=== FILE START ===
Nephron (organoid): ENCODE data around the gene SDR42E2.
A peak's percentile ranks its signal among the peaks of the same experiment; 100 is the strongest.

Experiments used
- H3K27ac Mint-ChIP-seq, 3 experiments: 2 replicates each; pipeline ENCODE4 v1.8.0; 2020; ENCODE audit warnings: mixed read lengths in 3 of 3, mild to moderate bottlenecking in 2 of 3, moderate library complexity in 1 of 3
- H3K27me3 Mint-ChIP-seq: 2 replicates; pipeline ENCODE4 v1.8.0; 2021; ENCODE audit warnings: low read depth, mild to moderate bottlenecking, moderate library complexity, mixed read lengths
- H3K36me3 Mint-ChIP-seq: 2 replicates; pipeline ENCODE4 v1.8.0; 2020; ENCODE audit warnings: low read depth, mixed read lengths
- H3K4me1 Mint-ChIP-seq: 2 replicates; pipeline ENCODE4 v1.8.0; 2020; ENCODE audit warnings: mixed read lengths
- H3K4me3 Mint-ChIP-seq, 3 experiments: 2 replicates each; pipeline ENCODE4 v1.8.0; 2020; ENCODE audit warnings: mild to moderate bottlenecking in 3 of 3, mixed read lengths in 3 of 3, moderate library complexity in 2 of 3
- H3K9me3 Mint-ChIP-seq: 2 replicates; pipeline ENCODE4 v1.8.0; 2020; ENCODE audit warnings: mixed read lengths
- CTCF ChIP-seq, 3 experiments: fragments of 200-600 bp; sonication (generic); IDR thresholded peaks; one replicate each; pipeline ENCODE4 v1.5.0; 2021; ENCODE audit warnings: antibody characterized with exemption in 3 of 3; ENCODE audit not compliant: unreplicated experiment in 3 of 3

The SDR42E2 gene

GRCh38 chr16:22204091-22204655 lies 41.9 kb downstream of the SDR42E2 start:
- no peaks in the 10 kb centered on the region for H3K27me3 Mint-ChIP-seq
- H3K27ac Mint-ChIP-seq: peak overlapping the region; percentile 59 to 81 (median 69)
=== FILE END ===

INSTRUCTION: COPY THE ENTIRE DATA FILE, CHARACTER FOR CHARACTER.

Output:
Nephron (organoid): ENCODE data around the gene SDR42E2.
A peak's percentile ranks its signal among the peaks of the same experiment; 100 is the strongest.

Experiments used
- H3K27ac Mint-ChIP-seq, 3 experiments: 2 replicates each; pipeline ENCODE4 v1.8.0; 2020; ENCODE audit warnings: mixed read lengths in 3 of 3, mild to moderate bottlenecking in 2 of 3, moderate library complexity in 1 of 3
- H3K27me3 Mint-ChIP-seq: 2 replicates; pipeline ENCODE4 v1.8.0; 2021; ENCODE audit warnings: low read depth, mild to moderate bottlenecking, moderate library complexity, mixed read lengths
- H3K36me3 Mint-ChIP-seq: 2 replicates; pipeline ENCODE4 v1.8.0; 2020; ENCODE audit warnings: low read depth, mixed read lengths
- H3K4me1 Mint-ChIP-seq: 2 replicates; pipeline ENCODE4 v1.8.0; 2020; ENCODE audit warnings: mixed read lengths
- H3K4me3 Mint-ChIP-seq, 3 experiments: 2 replicates each; pipeline ENCODE4 v1.8.0; 2020; ENCODE audit warnings: mild to moderate bottlenecking in 3 of 3, mixed read lengths in 3 of 3, moderate library complexity in 2 of 3
- H3K9me3 Mint-ChIP-seq: 2 replicates; pipeline ENCODE4 v1.8.0; 2020; ENCODE audit warnings: mixed read lengths
- CTCF ChIP-seq, 3 experiments: fragments of 200-600 bp; sonication (generic); IDR thresholded peaks; one replicate each; pipeline ENCODE4 v1.5.0; 2021; ENCODE audit warnings: antibody characterized with exemption in 3 of 3; ENCODE audit not compliant: unreplicated experiment in 3 of 3

The SDR42E2 gene

GRCh38 chr16:22204091-22204655 lies 41.9 kb downstream of the SDR42E2 start:
- no peaks in the 10 kb centered on the region for H3K27me3 Mint-ChIP-seq
- H3K27ac Mint-ChIP-seq: peak overlapping the region; percentile 59 to 81 (median 69)